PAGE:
That one statement was hugely influential to me.  While I had grown up in a church that likewise said you must have a conversion date you can point to, seeing in real life a person who never made such a specific decision but who just, as she said, grew into her relationship with Jesus, changed my views on the doctrine I was raised on.  It made me realize that we try to put God and people in a box when we say there's only one way you can be considered a Christian.  I understand where this doctrine came from--for so long, there were many who called themselves Christian who did so merely because they were a member of some church (even though they may have rarely gone), or because, "Well, I'm not Muslim or Hindu or Buddhist or I guess I'm a Christian."  Insisting that people recall a date when they were "born again" was an attempt to combat this mistaken idea of what it means to be a Christian.  But unfortunately, it morphed into becoming a religious requirement, and the stress here is on the word religious, because God is not restrained by the box that religion makes.  God works in different ways with different people.

So from my experience at Ovid, I got two strong influences in the development of my theology: a negative view of being slain in the spirit, and a rejection of the idea that you can't be a Christian unless you can point to a specific conversion experience.

The Summer of 1981

I was in Anderson in the summer of 1981 also, this time taking classes.  I remember getting permission to do a survey before church for one of my classes, a social psychology class.  It was a dogma scale.  I was intrigued to learn that the most dogmatic age group was teenagers; the oldest age bracket was the second most dogmatic.

Anyway, the second summer, nearly all my friends from the first summer had moved elsewhere, and there was hardly anyone my age.  So that summer I hung out with the high school kids.  (I also had a party for them...oh, what a difference.  Instead of a dozen people, there were scores of them, and they wrecked my apartment.)  I was never really able to connect with them, though; I was turning 21 by this time, and the immaturity of the 15 and 16 year olds was a bit too much for me at times.  I don't have any specific memories of things at church in 1981, but as I recall, I was satisfied with church itself; it was just frustrating that I couldn't find people that I could really relate to, as I had the summer before.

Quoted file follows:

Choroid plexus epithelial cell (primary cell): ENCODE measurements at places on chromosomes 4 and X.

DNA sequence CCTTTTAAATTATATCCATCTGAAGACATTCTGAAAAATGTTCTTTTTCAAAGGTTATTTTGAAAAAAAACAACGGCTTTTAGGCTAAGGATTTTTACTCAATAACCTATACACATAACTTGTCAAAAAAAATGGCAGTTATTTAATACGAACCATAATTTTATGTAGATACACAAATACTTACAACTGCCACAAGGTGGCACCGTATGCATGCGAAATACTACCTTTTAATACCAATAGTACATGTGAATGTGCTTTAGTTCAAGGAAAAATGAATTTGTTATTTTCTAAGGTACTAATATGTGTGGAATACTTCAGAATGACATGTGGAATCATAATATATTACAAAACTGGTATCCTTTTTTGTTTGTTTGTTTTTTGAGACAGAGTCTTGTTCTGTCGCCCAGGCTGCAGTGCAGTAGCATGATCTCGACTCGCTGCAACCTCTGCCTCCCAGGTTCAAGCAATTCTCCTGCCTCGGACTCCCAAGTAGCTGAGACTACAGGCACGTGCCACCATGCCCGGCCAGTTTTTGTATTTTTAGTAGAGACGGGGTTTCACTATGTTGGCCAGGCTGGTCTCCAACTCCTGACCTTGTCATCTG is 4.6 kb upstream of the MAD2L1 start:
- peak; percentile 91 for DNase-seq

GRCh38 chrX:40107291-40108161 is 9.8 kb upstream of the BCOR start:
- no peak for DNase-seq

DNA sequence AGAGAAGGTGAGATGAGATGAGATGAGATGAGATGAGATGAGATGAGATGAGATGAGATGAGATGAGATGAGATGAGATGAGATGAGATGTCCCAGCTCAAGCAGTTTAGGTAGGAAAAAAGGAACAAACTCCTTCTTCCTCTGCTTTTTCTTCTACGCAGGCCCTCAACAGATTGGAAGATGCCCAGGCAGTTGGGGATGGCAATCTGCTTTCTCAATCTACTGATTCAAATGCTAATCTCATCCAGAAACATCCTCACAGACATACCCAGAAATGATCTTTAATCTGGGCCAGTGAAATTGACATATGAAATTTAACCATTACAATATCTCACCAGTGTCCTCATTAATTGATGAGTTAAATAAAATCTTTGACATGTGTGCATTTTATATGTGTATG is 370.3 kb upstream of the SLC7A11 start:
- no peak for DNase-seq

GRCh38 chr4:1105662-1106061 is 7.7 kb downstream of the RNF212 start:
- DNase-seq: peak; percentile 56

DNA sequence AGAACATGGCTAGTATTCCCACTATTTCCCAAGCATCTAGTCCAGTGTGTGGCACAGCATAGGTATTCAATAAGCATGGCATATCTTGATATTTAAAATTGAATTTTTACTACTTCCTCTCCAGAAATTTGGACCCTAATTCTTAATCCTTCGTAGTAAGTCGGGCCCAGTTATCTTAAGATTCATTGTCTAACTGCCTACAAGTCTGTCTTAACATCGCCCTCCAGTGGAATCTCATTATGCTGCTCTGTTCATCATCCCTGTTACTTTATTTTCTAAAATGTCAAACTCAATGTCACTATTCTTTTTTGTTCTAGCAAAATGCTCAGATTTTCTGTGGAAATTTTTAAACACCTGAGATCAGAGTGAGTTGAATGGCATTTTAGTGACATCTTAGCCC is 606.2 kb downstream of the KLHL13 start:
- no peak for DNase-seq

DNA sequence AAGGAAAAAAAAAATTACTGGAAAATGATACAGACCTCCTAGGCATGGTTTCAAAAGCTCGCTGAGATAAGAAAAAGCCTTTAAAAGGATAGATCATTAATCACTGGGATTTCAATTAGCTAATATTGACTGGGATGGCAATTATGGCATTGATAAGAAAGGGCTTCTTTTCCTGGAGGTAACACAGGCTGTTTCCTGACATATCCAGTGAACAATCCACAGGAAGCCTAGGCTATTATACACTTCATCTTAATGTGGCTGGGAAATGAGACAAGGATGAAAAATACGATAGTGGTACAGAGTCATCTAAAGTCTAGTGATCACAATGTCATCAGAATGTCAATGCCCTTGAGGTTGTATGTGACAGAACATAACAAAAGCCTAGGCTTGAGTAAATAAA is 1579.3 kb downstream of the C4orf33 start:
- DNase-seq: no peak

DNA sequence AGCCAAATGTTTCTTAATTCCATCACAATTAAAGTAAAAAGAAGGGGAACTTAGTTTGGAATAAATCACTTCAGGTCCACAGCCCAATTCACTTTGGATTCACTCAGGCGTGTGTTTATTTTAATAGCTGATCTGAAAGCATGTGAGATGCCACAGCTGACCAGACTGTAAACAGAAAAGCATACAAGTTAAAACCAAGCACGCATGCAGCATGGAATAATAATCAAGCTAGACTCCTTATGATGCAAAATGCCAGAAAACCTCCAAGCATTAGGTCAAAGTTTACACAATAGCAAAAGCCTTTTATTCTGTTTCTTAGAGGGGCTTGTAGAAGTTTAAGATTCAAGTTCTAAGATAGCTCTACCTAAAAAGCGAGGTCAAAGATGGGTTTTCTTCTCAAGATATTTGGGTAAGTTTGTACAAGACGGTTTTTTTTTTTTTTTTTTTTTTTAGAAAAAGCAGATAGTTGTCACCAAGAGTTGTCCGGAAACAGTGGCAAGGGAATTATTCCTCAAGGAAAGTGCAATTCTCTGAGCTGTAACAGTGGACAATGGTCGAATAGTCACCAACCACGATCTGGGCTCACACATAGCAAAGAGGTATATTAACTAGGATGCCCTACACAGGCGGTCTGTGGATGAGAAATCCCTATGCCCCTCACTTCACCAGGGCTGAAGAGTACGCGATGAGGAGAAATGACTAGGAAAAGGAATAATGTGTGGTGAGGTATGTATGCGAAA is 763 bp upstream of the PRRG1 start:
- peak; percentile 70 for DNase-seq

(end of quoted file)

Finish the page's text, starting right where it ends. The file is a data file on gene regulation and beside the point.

A couple last things about Ovid, completely irrelevant to the church itself.  I most often went there with a hippie kind of guy who took me there on his motorcycle.  I'll never forget one day when he was angry about something, and he was going on those hilly Indiana back roads at 70 mph on a motorcycle.  I was afraid I was going to die.  Afterward, he apologized to me.

Toward the end of the summer of 1981, I decided to try to ride my bicycle there.  I had a large Schwinn bicycle (26" frame, 27" wheels), so it was a good bike for going fast.  It took me about a half hour to 45 minutes to get down there.  But coming back, it took me 2 hours I think.  I was completely exhausted, but I had no idea why.  About a month later, I discovered I had mono.  So that's why!  I knew something was weird because I'd often ridden my bike far distances and was fine.


Ovid Community Church was a good experience for me, especially the first summer.  I had a strong and positive church experience, and a couple things that were highly influential to me with a lifelong effect.

(I wrote and posted this on February 13, 2011.)

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IMPORTANT NOTE: As with all churches in this section, please remember the following points:

1.All descriptions of the churches reflect my own observations and interpretations at the time I attended; these descriptions are not intended to be objective. The main purpose of these writings is to reflect on the effect churches had on my spiritual journey, thus the focus is my experiences at the churches and not an objective reporting of the churches themselves.

2.Keep in mind that churches, like any organizations, change over time. The descriptions I list describe the churches at the time I attended, but the church could have changed immensely since that time, for better or for worse. These writings are not for the purpose of helping one decide whether the church is one they should or should not choose; the church may be completely different by now.

3.Any criticisms put forth in any of my writings on the churches are not meant to be objective criticisms to be answered by the church, but rather, they are merely my opinions of the church at the time I attended there, and how those experiences and my opinions of them shaped my spiritual journey.